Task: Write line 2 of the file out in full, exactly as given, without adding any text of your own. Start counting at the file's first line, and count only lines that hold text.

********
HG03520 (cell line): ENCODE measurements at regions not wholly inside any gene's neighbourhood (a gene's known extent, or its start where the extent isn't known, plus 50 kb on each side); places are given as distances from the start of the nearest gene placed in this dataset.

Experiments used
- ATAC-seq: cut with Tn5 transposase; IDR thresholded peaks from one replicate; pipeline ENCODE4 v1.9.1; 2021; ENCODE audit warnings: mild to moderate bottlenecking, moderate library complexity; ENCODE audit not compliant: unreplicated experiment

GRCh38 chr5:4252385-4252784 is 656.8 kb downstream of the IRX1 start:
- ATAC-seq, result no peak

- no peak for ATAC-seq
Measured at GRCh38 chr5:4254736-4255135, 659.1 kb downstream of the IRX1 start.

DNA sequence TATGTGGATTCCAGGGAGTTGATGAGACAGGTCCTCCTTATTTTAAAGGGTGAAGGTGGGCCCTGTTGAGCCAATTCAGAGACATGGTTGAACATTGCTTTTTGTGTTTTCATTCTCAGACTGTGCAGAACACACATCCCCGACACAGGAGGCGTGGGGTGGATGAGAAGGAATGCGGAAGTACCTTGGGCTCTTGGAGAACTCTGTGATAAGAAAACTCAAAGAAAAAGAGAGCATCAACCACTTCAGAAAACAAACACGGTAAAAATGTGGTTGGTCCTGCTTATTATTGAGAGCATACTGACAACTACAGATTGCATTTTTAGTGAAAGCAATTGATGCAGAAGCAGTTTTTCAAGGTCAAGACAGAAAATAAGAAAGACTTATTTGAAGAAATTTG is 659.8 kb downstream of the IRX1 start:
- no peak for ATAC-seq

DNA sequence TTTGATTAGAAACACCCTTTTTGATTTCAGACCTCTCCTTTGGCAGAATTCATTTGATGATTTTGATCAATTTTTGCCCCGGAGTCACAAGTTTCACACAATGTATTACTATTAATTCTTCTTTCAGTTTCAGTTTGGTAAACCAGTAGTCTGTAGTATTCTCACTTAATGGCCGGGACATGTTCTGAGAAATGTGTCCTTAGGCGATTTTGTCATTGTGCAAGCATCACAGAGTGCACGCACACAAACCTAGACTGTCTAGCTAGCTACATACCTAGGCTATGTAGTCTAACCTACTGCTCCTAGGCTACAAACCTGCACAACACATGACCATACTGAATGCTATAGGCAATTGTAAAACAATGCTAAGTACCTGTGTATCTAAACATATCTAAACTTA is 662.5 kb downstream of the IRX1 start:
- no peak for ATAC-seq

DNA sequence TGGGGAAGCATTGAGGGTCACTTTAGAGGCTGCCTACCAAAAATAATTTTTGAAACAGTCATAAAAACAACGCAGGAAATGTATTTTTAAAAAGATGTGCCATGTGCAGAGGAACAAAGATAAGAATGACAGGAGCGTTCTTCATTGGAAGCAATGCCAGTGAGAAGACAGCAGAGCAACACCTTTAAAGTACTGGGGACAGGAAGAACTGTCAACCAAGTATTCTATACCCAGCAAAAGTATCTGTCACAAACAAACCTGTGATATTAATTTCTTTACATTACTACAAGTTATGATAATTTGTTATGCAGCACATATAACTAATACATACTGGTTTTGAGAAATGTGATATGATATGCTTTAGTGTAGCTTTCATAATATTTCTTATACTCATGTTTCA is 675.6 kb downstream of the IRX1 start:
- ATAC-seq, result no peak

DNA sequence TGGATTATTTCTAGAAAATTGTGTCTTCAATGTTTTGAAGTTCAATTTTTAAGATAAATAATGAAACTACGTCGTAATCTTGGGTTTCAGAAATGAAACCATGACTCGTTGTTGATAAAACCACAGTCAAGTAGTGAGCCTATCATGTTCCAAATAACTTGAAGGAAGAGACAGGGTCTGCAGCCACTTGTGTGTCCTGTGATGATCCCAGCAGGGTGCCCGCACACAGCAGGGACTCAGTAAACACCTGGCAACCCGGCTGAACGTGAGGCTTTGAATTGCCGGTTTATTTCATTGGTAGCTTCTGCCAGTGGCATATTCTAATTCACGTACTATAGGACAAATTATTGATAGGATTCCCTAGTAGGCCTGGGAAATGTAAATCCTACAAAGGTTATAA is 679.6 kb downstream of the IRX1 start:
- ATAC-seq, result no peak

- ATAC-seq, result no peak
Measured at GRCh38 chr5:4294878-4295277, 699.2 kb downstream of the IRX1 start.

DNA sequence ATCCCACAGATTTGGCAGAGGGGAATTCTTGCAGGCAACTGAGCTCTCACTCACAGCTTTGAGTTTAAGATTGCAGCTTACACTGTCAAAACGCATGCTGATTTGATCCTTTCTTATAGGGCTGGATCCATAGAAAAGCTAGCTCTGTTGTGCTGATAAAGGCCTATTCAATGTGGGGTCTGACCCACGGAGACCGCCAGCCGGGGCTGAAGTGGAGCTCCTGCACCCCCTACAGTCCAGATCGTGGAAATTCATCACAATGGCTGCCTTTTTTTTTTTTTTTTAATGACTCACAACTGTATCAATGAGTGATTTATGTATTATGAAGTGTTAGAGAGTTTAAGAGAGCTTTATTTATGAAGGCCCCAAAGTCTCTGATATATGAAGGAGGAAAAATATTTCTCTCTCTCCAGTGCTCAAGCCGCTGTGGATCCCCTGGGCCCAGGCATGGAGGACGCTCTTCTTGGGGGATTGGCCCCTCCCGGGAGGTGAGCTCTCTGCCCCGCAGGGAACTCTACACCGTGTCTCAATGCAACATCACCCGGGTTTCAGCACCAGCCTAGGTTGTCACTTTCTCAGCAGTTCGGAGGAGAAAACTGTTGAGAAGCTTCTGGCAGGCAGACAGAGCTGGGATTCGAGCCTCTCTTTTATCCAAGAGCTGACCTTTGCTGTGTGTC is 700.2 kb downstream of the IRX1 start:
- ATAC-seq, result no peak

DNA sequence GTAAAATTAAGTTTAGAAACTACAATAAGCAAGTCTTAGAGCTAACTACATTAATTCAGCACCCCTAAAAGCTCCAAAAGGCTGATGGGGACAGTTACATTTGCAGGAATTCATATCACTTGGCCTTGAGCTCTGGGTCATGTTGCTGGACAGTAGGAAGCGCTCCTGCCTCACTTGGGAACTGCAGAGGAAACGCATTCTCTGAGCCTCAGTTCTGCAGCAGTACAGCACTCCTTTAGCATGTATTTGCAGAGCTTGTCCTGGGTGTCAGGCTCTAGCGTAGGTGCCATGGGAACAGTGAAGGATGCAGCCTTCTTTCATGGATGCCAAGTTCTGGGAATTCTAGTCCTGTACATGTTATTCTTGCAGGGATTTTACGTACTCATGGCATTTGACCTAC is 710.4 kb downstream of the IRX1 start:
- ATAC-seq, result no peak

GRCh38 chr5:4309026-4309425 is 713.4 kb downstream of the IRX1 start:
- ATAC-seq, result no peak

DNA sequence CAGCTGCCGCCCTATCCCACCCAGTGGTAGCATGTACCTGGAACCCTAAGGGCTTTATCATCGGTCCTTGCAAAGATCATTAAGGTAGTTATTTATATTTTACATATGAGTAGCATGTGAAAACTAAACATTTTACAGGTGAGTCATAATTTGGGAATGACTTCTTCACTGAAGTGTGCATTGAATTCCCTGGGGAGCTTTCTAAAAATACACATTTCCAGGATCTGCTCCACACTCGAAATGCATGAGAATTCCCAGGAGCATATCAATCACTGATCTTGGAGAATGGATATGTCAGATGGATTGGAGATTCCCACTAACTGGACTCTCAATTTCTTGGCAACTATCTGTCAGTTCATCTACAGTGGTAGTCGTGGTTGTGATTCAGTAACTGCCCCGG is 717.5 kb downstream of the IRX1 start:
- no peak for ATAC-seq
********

Experiments used